Regents approve small tuition hike for next academic year

[private]After going one year without a tuition hike, the Board of Regents voted Tuesday to increase tuition rates by 2 percent at the state’s 28 public colleges and universities for the 2017-18 academic year.

With last year’s zero percent increase factored in, University System officials said tuition increases have averaged 2.2 percent annually over the last five years.

The University System has also moved to eliminate mandatory student fees. By the end of Fiscal Year 2019, mandatory commuter meal plans will no longer be in effect at Georgia Gwinnett College. The College of Coastal Georgia eliminated their plan last fall and Kennesaw State University will eliminate their plan effective fall 2017.

The University System’s rising tuition rates and fees have been a sensitive issue with legislators in recent years. (Here’s a chart of the new rates.)

“Keeping tuition increases to a minimum allows the University System to provide a quality education balanced with the critical need to keep public higher education affordable,” Chancellor Steve Wrigley said.

Georgia Tech’s in-state tuition for one semester will increase from $4,906 to $5,004. At the University of Georgia, in-state tuition for one semester will increase from $4,682 to $4,776.

At Georgia Gwinnett College, which is a smaller institution, tuition will increase from $1,922 to $1,960.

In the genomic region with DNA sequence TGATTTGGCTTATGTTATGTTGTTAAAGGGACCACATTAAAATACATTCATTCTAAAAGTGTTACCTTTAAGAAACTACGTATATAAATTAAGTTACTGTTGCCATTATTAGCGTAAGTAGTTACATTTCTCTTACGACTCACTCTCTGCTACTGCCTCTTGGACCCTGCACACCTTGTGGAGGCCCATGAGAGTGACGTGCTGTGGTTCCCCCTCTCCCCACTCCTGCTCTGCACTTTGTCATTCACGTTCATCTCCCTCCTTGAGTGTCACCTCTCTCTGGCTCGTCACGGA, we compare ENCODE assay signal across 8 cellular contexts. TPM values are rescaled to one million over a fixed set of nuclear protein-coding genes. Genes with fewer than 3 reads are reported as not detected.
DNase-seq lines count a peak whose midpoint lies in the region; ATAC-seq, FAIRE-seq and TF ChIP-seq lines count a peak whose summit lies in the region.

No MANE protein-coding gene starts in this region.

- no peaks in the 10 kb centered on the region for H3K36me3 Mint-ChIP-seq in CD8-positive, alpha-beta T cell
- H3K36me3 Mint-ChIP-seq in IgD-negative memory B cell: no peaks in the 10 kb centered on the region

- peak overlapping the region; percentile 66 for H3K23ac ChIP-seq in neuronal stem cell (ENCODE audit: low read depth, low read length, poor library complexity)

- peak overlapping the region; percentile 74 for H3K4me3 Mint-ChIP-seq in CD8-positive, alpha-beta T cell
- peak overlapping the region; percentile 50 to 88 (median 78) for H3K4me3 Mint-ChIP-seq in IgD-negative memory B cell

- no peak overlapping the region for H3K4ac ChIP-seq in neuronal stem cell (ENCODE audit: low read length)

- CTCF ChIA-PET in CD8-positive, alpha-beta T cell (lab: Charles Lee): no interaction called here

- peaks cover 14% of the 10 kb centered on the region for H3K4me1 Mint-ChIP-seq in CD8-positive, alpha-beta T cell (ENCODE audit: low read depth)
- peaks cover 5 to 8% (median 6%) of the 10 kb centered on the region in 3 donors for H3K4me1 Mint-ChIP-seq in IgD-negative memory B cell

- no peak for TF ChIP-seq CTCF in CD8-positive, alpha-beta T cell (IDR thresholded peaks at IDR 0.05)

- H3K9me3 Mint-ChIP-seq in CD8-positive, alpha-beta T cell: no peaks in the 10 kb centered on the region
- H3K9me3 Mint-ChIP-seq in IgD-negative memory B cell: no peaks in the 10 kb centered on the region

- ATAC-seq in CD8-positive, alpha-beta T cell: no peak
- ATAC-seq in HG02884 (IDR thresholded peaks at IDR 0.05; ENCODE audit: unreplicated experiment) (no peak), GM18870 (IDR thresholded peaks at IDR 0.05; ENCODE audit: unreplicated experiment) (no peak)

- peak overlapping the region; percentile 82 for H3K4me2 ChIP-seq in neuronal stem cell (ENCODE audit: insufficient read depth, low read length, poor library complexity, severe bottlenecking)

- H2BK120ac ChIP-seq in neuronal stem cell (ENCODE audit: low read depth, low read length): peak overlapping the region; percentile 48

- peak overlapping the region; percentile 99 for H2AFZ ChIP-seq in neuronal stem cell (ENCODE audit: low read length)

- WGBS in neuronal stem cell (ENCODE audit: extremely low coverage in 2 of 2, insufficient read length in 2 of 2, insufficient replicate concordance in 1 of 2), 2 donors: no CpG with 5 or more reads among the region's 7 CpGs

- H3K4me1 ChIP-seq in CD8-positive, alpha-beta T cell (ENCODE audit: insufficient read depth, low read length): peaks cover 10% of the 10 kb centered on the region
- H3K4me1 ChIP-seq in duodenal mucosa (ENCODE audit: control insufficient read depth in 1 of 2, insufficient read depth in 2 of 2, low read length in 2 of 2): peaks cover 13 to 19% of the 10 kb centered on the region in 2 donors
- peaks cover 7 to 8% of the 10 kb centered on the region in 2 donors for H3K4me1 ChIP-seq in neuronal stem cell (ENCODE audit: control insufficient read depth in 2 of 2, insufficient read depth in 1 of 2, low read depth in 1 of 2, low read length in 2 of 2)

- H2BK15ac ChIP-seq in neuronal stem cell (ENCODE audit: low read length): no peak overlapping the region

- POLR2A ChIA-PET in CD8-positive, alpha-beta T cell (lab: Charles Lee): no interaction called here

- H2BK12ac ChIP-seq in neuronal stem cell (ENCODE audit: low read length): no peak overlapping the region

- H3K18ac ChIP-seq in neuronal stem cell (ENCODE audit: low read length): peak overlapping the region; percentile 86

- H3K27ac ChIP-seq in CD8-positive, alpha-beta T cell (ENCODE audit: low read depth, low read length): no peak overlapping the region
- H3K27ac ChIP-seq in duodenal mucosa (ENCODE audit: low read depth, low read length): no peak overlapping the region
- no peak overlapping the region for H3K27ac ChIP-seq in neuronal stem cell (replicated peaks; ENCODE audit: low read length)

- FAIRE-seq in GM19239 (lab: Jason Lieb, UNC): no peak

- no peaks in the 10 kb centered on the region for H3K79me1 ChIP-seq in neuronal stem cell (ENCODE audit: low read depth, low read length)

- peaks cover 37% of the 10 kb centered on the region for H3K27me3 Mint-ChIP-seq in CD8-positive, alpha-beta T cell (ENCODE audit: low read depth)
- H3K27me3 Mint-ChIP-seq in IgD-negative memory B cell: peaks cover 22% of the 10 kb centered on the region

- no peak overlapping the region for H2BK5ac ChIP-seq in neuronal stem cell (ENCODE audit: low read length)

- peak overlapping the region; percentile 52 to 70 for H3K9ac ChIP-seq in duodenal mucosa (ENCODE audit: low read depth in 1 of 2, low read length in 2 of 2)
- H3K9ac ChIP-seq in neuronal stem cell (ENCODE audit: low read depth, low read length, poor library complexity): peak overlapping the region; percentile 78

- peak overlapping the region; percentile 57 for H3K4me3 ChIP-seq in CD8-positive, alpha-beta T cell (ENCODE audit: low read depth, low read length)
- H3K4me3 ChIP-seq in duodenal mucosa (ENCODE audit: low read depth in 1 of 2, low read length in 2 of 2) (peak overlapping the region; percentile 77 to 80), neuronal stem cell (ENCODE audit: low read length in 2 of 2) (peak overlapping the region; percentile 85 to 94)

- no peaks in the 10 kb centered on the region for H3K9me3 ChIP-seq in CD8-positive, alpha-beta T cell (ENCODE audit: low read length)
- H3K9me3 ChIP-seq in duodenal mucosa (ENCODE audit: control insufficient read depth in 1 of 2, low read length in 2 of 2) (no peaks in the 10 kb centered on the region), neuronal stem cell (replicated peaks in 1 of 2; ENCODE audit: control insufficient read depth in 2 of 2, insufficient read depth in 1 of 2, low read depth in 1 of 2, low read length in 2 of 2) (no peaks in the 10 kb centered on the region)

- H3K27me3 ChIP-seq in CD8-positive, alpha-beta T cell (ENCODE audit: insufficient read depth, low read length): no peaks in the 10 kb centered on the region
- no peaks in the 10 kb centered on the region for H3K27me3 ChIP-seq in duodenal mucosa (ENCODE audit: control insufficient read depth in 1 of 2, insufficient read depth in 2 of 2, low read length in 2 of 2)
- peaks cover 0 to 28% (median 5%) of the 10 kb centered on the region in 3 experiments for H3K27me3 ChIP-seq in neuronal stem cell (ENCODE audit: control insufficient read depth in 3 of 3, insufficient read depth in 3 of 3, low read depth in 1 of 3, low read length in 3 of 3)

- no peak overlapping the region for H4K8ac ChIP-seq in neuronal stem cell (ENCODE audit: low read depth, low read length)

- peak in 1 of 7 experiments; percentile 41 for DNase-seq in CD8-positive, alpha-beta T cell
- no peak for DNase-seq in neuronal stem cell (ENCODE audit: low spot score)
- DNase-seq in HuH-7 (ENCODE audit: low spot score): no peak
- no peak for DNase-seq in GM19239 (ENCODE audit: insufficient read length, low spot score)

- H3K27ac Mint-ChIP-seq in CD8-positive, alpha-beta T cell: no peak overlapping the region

Out-of-state tuition rates will be roughly three times the in-state rate at most institutions.

“Across the University System, we are working together to help make college affordable with the ultimate goal of student success,” said Shelley Nickel, executive vice chancellor for strategy and fiscal affairs.

In other developments, Tristan Denley has been appointed chief academic officer and executive vice chancellor of academic affairs for the University System, effective May 22.

Denley is now the vice chancellor for academic affairs at the Tennessee Board of Regents, where he has worked since August 2013. Before moving to Tennessee, he was provost and vice president for academic affairs at Austin Peay State University.

Denley fills a position formerly held by Houston Davis. Davis was sent to Kennesaw State University to serve as interim president for several months last year, but he has since moved on to become president of the University of Central Arkansas

© 2017 by The Georgia Report


Tags: tuition and fees , University System